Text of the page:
1.) I finished my 4th year of grad school. Hallelujah. Enough said.2.) I stressed over my dissertation. I set a date for my dissertation defense. I finished my dissertation. I tweaked my dissertation. I rewrote half my dissertation. I sent it to my advisor, who approved it, and to my committee, who also approved it. I made my presentation for my dissertation. A week before the dissertation defense, my committee member informed me she couldn't be there. I
|I totally considered doing this for my|
defense. I didn't. But I considered it.
3.) In late 2010, I applied to 19 internship sites. Out of all of these sites, I got 1 interview in early January 2011. I felt sure I wasn't going to get in. The 1 interview was at the most competitive site I applied to, and at the site my training director told me I wouldn't get in. It was "out of my league." I am now 6 months finished with my internship at said site. Better yet, I'm pretty sure they'll take me for a post-doc if I apply. Apparently, it just takes one interview. Nobody tells me I can't do something. So there.4.) I moved across the country for the second time in my life. Actually, this was the 4th time I've moved in 5 years. This move was a difficult one for me. I miss my Ohio friends and the amazing community I had there. I have yet to find that community here. I will...but I haven't yet. I don't like where I'm living
5.) I've worked for 6 months at a super intense site. I managed a caseload of over 100 kids. I heard stories that would break anyone's heart. I have been frustrated and angry and sad and proud and overjoyed, and at the end of those 6 months, I am exhausted and feel blessed to call this my "work." It is not easy, and there are days when it makes me question everything I know about humanity, but it is deeply fulfilling, painful, beautiful, difficult work.6.) I took a trip to a strange city, including flying on an airplane and navigating public transportation, by myself. Don't laugh. For me, this was a big deal. I've rarely felt so confident and independent.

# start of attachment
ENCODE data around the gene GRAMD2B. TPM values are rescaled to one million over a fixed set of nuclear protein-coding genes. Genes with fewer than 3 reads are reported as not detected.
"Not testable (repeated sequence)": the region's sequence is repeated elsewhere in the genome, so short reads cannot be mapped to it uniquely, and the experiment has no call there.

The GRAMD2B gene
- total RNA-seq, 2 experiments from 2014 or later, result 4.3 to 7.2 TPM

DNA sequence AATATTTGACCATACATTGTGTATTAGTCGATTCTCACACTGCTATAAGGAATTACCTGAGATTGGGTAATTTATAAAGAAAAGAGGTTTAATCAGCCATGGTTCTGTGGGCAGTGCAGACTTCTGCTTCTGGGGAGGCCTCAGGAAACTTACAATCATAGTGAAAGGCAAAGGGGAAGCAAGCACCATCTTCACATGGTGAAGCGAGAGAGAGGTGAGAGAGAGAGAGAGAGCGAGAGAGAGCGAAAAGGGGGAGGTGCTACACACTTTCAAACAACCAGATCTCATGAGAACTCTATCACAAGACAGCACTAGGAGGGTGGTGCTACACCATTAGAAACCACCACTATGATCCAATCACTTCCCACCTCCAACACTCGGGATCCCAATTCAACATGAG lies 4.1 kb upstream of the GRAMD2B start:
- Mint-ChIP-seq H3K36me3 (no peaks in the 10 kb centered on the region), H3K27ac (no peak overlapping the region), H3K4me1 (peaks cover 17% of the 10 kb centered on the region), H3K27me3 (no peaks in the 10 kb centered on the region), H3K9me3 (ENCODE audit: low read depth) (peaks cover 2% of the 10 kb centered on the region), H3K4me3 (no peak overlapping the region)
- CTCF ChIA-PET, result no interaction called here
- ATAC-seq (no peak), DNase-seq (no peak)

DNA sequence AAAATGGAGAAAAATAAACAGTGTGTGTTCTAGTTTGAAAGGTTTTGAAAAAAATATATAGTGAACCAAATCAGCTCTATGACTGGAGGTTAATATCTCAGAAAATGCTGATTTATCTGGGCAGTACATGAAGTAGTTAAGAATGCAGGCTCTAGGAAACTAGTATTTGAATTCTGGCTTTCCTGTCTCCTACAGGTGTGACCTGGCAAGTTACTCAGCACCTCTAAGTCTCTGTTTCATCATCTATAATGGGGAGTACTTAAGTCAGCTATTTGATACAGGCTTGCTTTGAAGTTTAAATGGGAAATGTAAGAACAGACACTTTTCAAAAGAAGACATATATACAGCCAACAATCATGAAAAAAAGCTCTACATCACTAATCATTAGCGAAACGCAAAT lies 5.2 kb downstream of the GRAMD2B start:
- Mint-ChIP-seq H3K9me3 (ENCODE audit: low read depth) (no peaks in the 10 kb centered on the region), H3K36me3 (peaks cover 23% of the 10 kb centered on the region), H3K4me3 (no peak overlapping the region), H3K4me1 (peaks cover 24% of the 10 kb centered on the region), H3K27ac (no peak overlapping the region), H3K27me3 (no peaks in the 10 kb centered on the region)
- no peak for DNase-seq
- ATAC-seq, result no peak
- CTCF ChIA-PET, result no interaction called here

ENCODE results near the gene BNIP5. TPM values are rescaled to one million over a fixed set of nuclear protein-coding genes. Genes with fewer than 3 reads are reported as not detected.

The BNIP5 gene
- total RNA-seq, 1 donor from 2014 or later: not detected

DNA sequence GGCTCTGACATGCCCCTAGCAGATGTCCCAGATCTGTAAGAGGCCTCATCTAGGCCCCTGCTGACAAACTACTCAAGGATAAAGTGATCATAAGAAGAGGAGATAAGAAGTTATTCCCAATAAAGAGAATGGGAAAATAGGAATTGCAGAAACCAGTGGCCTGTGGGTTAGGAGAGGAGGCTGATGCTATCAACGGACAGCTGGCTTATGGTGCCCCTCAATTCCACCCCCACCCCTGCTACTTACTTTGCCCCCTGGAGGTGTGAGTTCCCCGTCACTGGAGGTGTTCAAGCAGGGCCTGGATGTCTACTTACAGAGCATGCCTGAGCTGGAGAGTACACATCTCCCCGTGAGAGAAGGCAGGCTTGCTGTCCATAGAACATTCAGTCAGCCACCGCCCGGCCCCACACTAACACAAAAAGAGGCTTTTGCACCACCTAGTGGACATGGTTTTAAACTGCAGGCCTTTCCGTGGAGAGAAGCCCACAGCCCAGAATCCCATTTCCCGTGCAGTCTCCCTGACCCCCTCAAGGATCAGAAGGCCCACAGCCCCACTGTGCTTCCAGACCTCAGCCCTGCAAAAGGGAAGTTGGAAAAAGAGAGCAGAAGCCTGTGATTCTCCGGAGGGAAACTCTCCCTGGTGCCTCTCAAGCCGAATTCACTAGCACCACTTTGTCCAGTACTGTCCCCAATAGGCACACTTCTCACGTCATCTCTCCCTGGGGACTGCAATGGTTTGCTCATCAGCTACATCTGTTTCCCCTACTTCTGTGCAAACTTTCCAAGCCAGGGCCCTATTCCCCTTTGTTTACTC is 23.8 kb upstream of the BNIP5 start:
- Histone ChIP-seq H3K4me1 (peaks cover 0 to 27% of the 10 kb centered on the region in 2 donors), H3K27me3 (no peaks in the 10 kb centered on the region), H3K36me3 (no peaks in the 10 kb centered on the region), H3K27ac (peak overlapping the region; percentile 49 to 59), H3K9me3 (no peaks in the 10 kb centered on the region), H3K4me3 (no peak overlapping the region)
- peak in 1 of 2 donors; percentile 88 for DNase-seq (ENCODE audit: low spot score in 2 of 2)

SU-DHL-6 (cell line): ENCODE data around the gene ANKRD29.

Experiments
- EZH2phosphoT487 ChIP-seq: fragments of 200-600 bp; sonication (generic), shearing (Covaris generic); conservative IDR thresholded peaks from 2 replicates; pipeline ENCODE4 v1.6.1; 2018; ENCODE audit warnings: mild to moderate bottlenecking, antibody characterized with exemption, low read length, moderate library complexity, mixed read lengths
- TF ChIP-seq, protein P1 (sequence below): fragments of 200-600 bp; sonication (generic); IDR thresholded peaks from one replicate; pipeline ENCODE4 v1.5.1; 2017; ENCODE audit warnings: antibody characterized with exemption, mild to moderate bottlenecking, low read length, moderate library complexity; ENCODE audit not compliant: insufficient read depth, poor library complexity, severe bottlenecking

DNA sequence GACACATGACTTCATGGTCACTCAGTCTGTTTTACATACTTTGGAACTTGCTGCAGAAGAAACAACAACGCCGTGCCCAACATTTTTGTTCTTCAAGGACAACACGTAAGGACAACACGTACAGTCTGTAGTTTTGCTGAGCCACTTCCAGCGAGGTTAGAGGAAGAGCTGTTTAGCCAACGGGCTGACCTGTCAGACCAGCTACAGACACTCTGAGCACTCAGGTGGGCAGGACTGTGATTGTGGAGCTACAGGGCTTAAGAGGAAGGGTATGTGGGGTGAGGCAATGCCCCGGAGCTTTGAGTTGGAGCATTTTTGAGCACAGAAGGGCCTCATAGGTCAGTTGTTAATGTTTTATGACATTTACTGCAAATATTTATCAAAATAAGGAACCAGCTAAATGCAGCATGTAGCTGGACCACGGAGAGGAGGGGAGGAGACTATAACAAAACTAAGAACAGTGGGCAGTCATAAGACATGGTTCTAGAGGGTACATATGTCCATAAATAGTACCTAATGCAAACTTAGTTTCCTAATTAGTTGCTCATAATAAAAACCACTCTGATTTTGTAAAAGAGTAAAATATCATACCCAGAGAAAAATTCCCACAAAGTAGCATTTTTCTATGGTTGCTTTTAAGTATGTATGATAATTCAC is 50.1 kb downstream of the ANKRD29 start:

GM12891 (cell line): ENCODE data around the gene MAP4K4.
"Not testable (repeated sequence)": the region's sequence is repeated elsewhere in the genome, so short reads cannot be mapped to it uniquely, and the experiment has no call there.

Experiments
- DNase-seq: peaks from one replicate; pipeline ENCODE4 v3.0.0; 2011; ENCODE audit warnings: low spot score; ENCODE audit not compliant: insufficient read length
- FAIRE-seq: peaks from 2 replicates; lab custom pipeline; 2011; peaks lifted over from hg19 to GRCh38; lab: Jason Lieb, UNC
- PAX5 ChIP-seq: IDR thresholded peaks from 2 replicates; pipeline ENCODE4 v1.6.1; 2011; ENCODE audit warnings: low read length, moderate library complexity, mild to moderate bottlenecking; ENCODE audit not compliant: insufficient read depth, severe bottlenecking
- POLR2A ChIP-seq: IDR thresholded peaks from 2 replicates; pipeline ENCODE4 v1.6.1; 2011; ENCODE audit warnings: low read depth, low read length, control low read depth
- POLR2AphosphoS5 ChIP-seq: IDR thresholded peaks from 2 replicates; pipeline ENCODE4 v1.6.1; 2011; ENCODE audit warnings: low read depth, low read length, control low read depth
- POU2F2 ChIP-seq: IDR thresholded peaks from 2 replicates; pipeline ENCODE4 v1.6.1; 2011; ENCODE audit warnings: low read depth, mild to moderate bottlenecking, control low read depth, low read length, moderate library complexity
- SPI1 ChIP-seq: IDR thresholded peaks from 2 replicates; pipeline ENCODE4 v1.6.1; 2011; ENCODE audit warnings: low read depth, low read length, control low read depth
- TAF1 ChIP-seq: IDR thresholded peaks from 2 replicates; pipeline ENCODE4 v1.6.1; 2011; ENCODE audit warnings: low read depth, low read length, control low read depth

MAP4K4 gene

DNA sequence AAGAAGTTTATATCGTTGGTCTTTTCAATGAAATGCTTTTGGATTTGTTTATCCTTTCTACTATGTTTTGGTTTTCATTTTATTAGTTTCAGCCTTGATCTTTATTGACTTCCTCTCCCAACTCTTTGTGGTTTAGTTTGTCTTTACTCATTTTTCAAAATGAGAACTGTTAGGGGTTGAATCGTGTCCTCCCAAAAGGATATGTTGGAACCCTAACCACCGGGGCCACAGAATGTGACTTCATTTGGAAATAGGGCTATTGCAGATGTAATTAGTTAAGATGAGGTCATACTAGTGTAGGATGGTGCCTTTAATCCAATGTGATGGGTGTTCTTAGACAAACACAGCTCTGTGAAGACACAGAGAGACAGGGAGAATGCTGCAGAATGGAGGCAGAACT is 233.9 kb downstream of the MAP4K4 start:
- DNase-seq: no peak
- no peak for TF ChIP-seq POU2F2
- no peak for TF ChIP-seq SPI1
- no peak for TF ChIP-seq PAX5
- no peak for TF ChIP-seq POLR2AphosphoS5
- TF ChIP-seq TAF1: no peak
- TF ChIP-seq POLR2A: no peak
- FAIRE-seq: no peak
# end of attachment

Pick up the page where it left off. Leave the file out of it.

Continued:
7.) Winter quarter 2010, I taught my first undergrad class (abnormal psychology) and discovered I really like teaching. I also discovered the joys of reading student papers and giving grades. I developed a new appreciation for teachers. Through the experience of reading student papers, I learned interesting phrases such as "chugg the watt." As in something like, "individuals with Schizophrenia often experience hallucinations and chugg the watt." Confused? Go hug a teacher. They deserve it.
8.) I read poetry that I had written out loud in front of people--lots of people--and it was amazing. It's addicting, almost, and I can't wait for the opportunity to do it again. I read in front of one person, two people, four people...a whole congregation of people. It's one of the most exhilarating highs I've experienced.
9.) I participated in several events speaking out against sexual violence. This was, in a word, terrifying. This is not something I told anyone, other than the people who would be there, that I was doing. Nobody--except for those who were there--knows that I did it. But I did, and I firmly believe that I am a better person for it. It was one of those experiences that is indescribable. Powerful, terrifying, knock the breath out of you sort of experience. There are so many people I hold in my heart from these events--for so many reasons.
10.) I was involved with the most amazing group of youth at church in Ohio and had the opportunity to learn with them and from them. I watched them grow and change and care about one another and their world. They allowed me to become part of their lives, and they and the rest of the amazing community at church gave me a gift I still don't know how to ever thank them for. So many people there--kids and adults alike--hold such a big piece of my heart. They leave me with so much to be grateful for.
11.) Most importantly, I think this year was a process of opening my heart. The business of opening your heart--to life, to love, to others, and to yourself--is hard and painful work. It is healing work. It is important work. It is work I imagine I will spend the rest of my life doing. I can't imagine doing anything else.